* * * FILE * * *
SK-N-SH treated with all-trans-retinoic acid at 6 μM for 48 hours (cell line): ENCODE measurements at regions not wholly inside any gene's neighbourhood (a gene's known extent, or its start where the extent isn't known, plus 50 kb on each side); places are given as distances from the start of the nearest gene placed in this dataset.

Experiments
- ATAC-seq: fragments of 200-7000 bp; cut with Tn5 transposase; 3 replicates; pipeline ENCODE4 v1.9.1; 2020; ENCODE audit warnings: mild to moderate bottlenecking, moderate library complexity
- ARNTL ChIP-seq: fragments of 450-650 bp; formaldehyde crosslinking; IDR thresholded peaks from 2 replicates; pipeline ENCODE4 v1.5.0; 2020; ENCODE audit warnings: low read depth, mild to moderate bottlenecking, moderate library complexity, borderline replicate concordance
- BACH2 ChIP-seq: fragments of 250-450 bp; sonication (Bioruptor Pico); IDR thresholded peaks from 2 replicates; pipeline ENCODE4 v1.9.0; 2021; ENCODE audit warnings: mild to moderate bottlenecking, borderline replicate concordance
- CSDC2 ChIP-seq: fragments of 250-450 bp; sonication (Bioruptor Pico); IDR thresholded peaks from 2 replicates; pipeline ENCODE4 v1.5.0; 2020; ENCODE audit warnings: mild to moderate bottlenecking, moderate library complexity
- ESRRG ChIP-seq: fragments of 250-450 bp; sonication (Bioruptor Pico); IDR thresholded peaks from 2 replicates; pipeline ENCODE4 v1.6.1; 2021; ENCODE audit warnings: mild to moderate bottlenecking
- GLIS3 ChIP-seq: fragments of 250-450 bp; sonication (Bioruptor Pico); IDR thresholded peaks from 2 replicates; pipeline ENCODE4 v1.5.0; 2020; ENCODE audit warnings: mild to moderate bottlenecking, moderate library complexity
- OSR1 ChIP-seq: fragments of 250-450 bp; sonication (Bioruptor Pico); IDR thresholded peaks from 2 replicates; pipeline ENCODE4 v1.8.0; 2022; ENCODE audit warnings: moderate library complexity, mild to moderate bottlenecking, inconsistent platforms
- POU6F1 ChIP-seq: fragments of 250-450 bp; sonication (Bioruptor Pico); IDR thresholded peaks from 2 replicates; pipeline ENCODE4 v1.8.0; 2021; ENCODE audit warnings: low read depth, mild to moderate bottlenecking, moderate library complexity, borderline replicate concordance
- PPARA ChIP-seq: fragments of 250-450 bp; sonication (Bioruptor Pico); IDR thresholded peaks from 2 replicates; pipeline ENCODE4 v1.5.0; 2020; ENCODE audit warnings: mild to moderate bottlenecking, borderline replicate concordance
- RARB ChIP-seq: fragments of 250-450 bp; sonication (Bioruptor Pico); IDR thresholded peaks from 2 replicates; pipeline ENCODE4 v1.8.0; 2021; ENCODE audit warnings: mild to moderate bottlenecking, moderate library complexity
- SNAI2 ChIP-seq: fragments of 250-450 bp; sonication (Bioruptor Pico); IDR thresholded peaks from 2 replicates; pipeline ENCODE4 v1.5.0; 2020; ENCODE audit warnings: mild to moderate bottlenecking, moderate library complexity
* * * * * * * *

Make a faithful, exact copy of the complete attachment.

SK-N-SH treated with all-trans-retinoic acid at 6 μM for 48 hours (cell line): ENCODE measurements at regions not wholly inside any gene's neighbourhood (a gene's known extent, or its start where the extent isn't known, plus 50 kb on each side); places are given as distances from the start of the nearest gene placed in this dataset.

Experiments
- ATAC-seq: fragments of 200-7000 bp; cut with Tn5 transposase; 3 replicates; pipeline ENCODE4 v1.9.1; 2020; ENCODE audit warnings: mild to moderate bottlenecking, moderate library complexity
- ARNTL ChIP-seq: fragments of 450-650 bp; formaldehyde crosslinking; IDR thresholded peaks from 2 replicates; pipeline ENCODE4 v1.5.0; 2020; ENCODE audit warnings: low read depth, mild to moderate bottlenecking, moderate library complexity, borderline replicate concordance
- BACH2 ChIP-seq: fragments of 250-450 bp; sonication (Bioruptor Pico); IDR thresholded peaks from 2 replicates; pipeline ENCODE4 v1.9.0; 2021; ENCODE audit warnings: mild to moderate bottlenecking, borderline replicate concordance
- CSDC2 ChIP-seq: fragments of 250-450 bp; sonication (Bioruptor Pico); IDR thresholded peaks from 2 replicates; pipeline ENCODE4 v1.5.0; 2020; ENCODE audit warnings: mild to moderate bottlenecking, moderate library complexity
- ESRRG ChIP-seq: fragments of 250-450 bp; sonication (Bioruptor Pico); IDR thresholded peaks from 2 replicates; pipeline ENCODE4 v1.6.1; 2021; ENCODE audit warnings: mild to moderate bottlenecking
- GLIS3 ChIP-seq: fragments of 250-450 bp; sonication (Bioruptor Pico); IDR thresholded peaks from 2 replicates; pipeline ENCODE4 v1.5.0; 2020; ENCODE audit warnings: mild to moderate bottlenecking, moderate library complexity
- OSR1 ChIP-seq: fragments of 250-450 bp; sonication (Bioruptor Pico); IDR thresholded peaks from 2 replicates; pipeline ENCODE4 v1.8.0; 2022; ENCODE audit warnings: moderate library complexity, mild to moderate bottlenecking, inconsistent platforms
- POU6F1 ChIP-seq: fragments of 250-450 bp; sonication (Bioruptor Pico); IDR thresholded peaks from 2 replicates; pipeline ENCODE4 v1.8.0; 2021; ENCODE audit warnings: low read depth, mild to moderate bottlenecking, moderate library complexity, borderline replicate concordance
- PPARA ChIP-seq: fragments of 250-450 bp; sonication (Bioruptor Pico); IDR thresholded peaks from 2 replicates; pipeline ENCODE4 v1.5.0; 2020; ENCODE audit warnings: mild to moderate bottlenecking, borderline replicate concordance
- RARB ChIP-seq: fragments of 250-450 bp; sonication (Bioruptor Pico); IDR thresholded peaks from 2 replicates; pipeline ENCODE4 v1.8.0; 2021; ENCODE audit warnings: mild to moderate bottlenecking, moderate library complexity
- SNAI2 ChIP-seq: fragments of 250-450 bp; sonication (Bioruptor Pico); IDR thresholded peaks from 2 replicates; pipeline ENCODE4 v1.5.0; 2020; ENCODE audit warnings: mild to moderate bottlenecking, moderate library complexity